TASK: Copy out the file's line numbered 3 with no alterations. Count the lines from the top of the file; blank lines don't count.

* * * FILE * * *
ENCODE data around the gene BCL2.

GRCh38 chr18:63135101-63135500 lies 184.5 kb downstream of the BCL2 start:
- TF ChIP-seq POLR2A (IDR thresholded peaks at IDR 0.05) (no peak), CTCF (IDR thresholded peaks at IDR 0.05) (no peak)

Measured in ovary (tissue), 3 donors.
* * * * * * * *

- TF ChIP-seq POLR2A (IDR thresholded peaks at IDR 0.05) (no peak), CTCF (IDR thresholded peaks at IDR 0.05) (no peak)